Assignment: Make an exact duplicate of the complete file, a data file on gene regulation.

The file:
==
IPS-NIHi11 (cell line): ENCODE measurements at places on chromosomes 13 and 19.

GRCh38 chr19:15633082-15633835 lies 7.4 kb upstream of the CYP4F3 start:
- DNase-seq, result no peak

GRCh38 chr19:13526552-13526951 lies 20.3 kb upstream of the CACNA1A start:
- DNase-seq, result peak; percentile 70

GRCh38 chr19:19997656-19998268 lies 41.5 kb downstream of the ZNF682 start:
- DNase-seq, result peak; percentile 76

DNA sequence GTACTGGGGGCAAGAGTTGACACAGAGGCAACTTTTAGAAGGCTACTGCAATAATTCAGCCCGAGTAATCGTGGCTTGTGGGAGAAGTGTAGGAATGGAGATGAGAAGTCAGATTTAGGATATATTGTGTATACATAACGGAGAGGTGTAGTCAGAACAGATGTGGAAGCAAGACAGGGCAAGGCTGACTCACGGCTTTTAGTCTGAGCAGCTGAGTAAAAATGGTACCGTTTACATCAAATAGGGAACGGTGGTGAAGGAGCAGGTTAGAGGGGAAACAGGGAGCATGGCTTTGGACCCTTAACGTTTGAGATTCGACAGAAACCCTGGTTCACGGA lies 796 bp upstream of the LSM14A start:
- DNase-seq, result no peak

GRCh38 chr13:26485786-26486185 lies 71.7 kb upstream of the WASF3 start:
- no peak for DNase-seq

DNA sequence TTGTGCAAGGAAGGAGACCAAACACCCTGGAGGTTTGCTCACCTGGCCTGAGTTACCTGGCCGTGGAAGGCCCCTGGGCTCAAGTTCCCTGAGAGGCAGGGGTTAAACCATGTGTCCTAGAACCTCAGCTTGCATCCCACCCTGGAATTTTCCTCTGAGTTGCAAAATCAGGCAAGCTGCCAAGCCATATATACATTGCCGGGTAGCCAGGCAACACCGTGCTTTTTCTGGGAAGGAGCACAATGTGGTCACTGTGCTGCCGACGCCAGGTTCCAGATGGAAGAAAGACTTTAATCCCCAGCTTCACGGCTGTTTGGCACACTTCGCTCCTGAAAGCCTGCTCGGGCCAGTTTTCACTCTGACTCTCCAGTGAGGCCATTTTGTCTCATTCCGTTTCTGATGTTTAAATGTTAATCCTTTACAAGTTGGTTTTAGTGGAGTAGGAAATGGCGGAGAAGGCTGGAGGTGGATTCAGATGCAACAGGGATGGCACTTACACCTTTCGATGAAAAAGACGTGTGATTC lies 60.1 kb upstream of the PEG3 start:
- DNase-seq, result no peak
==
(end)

IPS-NIHi11 (cell line): ENCODE measurements at places on chromosomes 13 and 19.

GRCh38 chr19:15633082-15633835 lies 7.4 kb upstream of the CYP4F3 start:
- DNase-seq, result no peak

GRCh38 chr19:13526552-13526951 lies 20.3 kb upstream of the CACNA1A start:
- DNase-seq, result peak; percentile 70

GRCh38 chr19:19997656-19998268 lies 41.5 kb downstream of the ZNF682 start:
- DNase-seq, result peak; percentile 76

DNA sequence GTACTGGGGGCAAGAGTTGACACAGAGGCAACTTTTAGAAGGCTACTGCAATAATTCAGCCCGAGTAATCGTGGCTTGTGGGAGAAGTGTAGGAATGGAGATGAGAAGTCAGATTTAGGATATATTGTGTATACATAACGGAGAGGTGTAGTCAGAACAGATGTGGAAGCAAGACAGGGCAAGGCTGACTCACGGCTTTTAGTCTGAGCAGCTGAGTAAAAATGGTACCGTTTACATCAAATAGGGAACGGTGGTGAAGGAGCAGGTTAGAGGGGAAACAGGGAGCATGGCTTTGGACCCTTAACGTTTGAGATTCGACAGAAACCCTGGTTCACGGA lies 796 bp upstream of the LSM14A start:
- DNase-seq, result no peak

GRCh38 chr13:26485786-26486185 lies 71.7 kb upstream of the WASF3 start:
- no peak for DNase-seq

DNA sequence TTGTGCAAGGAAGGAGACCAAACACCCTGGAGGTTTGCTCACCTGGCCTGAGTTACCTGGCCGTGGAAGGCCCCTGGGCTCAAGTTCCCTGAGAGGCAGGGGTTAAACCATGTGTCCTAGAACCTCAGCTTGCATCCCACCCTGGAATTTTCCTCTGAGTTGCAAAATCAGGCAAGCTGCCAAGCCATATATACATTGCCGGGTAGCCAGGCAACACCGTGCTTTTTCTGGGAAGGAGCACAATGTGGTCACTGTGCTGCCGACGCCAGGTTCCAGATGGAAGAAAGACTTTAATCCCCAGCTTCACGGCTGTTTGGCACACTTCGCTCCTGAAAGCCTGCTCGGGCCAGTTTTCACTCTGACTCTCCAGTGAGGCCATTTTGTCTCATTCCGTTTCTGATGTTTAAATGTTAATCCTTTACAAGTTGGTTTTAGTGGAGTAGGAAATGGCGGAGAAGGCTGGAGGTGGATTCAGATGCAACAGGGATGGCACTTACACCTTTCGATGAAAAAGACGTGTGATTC lies 60.1 kb upstream of the PEG3 start:
- DNase-seq, result no peak